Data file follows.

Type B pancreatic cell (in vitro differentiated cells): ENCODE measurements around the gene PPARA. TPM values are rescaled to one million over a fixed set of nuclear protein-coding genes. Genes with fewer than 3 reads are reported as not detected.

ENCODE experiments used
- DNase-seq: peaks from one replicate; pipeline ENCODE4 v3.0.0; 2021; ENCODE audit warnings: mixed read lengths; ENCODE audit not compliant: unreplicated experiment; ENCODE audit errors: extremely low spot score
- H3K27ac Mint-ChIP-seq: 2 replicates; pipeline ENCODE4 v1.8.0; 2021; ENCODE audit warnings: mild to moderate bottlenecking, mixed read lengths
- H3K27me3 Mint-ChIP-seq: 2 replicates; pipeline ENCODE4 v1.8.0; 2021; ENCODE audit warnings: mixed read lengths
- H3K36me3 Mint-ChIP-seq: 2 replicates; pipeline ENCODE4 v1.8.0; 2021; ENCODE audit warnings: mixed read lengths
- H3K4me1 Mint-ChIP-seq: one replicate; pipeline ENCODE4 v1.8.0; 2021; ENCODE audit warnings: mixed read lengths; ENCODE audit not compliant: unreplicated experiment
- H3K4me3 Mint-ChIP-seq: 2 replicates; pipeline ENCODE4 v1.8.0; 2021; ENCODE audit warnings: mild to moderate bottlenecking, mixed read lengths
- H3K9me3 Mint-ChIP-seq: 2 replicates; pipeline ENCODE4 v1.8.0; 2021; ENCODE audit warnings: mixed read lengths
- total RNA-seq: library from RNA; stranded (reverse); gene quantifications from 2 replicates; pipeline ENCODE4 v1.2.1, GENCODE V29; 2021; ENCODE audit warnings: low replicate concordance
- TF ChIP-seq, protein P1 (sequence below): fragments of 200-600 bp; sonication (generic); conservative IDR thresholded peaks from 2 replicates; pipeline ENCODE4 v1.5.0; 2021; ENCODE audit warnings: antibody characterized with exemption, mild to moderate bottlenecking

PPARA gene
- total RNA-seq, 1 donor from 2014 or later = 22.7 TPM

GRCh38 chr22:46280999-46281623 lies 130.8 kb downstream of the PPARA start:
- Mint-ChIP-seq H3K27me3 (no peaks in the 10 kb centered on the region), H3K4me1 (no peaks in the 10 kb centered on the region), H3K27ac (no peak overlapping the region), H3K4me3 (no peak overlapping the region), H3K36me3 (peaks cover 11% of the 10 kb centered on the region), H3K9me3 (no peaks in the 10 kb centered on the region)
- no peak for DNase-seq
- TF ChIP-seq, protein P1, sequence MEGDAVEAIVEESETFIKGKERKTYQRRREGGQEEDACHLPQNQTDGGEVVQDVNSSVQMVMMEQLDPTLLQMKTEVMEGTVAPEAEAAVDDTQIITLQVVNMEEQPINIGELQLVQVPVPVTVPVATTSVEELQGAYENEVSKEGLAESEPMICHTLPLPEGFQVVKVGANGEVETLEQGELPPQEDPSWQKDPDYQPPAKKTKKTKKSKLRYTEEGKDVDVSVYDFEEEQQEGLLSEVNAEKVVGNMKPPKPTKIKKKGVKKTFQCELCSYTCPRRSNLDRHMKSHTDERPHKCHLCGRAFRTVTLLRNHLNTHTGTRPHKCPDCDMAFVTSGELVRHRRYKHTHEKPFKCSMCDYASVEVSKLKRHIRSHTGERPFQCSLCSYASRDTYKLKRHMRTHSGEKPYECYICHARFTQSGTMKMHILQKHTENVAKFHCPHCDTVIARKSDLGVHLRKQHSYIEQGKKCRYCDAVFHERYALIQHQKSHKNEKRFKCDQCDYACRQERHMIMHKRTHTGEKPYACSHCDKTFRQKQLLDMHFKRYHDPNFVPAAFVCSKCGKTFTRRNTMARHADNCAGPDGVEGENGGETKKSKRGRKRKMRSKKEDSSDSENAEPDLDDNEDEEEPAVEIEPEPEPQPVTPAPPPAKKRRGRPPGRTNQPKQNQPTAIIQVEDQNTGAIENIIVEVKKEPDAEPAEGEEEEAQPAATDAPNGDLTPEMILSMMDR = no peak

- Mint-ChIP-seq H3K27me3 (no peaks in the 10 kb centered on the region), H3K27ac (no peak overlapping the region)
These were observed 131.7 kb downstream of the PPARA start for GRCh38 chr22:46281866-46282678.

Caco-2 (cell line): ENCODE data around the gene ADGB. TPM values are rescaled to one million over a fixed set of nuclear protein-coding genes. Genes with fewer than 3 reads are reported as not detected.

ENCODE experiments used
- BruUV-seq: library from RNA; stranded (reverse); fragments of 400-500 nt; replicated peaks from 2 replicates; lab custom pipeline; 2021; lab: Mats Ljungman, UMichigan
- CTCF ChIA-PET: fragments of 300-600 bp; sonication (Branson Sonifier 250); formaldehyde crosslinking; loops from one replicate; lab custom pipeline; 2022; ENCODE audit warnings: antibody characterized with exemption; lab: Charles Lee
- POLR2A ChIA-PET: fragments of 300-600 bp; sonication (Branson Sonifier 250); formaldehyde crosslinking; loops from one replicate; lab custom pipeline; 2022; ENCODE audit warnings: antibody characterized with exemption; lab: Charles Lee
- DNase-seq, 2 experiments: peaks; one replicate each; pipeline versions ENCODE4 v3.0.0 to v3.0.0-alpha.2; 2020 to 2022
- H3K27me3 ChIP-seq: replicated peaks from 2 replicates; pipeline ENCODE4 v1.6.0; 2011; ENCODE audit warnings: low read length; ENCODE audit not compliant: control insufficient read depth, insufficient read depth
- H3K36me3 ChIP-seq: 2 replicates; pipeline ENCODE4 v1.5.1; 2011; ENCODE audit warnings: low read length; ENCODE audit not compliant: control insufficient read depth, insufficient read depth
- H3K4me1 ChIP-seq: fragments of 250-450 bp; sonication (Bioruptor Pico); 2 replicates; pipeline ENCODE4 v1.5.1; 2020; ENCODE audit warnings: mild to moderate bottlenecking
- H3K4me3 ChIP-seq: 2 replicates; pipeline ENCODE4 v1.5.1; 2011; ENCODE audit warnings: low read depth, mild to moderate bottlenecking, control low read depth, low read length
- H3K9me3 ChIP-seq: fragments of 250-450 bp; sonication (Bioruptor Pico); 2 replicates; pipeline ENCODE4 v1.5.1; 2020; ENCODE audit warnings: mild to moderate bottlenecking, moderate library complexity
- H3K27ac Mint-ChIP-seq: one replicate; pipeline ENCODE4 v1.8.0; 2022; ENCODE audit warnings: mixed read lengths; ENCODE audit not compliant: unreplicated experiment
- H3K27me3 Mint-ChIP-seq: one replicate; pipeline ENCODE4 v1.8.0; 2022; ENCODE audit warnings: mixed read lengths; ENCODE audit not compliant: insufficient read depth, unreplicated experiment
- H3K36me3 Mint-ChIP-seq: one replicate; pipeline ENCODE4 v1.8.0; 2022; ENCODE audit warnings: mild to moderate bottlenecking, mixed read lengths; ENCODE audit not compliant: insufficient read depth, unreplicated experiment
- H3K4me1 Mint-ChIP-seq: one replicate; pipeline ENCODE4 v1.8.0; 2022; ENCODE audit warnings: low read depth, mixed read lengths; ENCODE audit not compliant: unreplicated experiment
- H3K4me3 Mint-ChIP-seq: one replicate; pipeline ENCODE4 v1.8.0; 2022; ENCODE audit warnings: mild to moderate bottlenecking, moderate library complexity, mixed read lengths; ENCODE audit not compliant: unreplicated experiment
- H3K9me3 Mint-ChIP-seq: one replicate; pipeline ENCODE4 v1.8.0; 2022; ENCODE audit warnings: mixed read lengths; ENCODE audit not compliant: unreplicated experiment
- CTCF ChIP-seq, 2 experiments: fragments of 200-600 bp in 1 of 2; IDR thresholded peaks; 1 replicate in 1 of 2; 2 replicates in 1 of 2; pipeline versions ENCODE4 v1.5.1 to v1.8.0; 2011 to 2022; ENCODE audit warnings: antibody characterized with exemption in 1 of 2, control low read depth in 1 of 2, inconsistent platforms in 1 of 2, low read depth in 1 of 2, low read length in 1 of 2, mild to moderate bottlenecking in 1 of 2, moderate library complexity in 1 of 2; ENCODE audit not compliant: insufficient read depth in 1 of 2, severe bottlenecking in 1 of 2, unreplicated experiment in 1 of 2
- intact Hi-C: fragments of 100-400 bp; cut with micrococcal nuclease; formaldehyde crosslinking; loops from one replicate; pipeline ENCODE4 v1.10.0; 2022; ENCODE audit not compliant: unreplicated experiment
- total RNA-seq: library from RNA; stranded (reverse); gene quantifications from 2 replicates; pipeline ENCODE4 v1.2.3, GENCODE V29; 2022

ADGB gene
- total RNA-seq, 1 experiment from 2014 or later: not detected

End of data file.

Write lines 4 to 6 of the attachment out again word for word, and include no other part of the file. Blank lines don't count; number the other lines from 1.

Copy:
- H3K27ac Mint-ChIP-seq: 2 replicates; pipeline ENCODE4 v1.8.0; 2021; ENCODE audit warnings: mild to moderate bottlenecking, mixed read lengths
- H3K27me3 Mint-ChIP-seq: 2 replicates; pipeline ENCODE4 v1.8.0; 2021; ENCODE audit warnings: mixed read lengths
- H3K36me3 Mint-ChIP-seq: 2 replicates; pipeline ENCODE4 v1.8.0; 2021; ENCODE audit warnings: mixed read lengths